Juror Who Contacted Defendant on Facebook Will Go to Jail
Add to the list of things you shouldn't do as a juror (no flirty note-passing, please, or pulling a Sarah Jessica Parker): You should not contact a defendant in a case in which you are a juror via Facebook. You should also not discuss the jury deliberations with said defendant on said case. You'd think people might guess this, but Joanna Fraill, a 40-year-old juror in the U.K., will have to go to jail for contempt of court in doing those very things. In fairness, she contacted a defendant, Jamie Sewart, 34, who at that point been acquitted in the case; the jury was deliberating charges against others.
According to Bloomberg,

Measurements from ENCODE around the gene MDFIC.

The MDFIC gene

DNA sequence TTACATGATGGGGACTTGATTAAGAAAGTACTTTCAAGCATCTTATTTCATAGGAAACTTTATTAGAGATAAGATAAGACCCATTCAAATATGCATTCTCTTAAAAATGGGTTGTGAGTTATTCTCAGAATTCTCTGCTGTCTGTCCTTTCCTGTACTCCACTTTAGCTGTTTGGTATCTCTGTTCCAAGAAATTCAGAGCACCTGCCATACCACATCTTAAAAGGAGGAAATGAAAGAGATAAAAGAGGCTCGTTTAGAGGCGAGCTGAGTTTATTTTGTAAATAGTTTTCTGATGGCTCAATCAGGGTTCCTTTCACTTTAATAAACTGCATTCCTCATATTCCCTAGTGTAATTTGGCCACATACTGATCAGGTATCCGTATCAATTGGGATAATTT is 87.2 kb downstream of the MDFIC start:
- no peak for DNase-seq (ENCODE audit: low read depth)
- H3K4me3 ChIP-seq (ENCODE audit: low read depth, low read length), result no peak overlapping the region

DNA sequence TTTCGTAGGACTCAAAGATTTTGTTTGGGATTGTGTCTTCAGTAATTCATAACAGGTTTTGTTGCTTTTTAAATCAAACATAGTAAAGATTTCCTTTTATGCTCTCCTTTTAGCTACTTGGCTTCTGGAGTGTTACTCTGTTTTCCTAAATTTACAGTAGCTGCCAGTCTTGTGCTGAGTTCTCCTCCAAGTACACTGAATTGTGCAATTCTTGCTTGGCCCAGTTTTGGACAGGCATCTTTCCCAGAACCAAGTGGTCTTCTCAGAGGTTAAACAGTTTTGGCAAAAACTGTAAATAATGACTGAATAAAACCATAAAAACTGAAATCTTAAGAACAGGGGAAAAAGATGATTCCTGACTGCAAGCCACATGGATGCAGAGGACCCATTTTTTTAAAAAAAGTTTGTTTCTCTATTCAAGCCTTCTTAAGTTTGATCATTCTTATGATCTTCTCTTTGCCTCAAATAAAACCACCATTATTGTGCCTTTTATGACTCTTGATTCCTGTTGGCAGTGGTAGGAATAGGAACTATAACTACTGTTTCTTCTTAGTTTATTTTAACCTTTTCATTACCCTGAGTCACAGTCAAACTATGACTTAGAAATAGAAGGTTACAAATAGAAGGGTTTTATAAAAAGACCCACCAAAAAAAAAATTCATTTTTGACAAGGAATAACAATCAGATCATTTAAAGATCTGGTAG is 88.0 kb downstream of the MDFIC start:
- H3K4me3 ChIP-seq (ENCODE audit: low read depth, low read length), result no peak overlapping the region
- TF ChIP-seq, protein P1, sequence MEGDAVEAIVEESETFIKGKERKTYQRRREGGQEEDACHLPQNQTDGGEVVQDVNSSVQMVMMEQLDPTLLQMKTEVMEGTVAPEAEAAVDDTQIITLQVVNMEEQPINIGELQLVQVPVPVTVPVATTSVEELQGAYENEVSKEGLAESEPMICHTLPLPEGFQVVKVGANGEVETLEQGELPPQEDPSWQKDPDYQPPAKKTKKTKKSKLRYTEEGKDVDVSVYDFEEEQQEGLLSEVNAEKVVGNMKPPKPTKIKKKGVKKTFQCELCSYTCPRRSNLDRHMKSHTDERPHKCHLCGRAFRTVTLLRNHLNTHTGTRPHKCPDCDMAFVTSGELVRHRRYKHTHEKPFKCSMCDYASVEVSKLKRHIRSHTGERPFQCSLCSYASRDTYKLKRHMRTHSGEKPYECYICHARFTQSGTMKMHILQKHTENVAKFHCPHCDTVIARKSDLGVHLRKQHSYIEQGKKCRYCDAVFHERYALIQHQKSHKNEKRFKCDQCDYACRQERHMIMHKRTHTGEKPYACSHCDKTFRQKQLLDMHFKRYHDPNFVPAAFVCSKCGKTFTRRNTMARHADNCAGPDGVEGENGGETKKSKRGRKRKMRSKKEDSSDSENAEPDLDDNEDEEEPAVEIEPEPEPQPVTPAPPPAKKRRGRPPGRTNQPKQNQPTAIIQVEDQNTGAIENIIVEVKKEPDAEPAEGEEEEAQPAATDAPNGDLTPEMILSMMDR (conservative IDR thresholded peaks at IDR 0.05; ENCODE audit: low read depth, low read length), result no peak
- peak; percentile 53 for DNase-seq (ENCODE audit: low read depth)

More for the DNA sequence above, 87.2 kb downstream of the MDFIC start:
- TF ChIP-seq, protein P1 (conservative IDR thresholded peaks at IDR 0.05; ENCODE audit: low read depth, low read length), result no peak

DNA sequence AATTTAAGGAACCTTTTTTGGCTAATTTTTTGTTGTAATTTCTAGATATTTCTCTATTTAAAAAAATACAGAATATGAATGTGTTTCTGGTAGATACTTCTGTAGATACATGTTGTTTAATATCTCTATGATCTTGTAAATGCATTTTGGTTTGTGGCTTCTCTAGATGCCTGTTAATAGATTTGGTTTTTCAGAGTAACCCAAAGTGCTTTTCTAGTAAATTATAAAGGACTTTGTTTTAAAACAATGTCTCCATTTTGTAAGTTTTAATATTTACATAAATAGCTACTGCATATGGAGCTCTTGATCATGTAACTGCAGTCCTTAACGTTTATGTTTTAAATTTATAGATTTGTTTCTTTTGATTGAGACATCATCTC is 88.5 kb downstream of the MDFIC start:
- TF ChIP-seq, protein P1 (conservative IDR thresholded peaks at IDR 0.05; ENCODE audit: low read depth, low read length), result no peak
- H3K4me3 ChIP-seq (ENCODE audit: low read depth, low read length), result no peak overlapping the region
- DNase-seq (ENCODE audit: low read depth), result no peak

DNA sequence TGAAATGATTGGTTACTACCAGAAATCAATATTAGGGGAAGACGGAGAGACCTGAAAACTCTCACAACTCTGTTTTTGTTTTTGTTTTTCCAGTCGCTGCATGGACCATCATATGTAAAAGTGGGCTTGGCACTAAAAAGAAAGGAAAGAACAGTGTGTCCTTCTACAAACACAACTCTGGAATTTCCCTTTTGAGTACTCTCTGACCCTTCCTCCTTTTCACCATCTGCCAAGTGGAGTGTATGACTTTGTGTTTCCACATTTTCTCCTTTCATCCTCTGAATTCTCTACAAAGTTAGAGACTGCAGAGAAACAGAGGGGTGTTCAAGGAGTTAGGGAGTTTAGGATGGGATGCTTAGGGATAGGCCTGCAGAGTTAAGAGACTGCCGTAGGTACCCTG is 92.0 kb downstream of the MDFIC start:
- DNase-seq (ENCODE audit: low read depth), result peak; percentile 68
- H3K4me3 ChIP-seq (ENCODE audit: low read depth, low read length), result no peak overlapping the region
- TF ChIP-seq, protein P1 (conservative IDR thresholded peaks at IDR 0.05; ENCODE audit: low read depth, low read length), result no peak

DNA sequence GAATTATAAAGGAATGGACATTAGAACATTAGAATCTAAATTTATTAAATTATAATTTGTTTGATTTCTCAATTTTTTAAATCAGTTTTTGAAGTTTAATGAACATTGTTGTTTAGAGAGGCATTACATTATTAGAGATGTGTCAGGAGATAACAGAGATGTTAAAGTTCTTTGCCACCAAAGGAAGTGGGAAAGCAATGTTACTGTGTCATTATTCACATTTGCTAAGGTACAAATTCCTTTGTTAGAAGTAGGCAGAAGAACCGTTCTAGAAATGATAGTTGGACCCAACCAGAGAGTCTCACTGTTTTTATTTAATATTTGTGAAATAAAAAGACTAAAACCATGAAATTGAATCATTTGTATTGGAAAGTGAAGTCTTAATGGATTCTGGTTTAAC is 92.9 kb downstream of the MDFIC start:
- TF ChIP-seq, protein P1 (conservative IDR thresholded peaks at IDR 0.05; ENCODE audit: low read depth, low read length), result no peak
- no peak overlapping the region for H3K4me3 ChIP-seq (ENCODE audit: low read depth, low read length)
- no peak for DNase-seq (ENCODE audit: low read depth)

During the conversation Sewart asked Fraill "what's happening with the other charge," Garnier said.
Fraill responded: "No-one budging," while telling Sewart not to mention the message saying she feared a mistrial.
Length of jail-time is yet to be determined; the judge did say, "There are no circumstances to avoid" it. Sewart was also found guilty of contempt but won't have to serve jail time because she has a young child and already served time for the crime she was acquitted of doing.
Note that this is the first time someone has been punished for contempt related to Internet contact. Modern times. Question is, will Fraill have access to Facebook during her stint in prison?
Juror Facebooks Defendant, May Go to Jail [Bloomberg]
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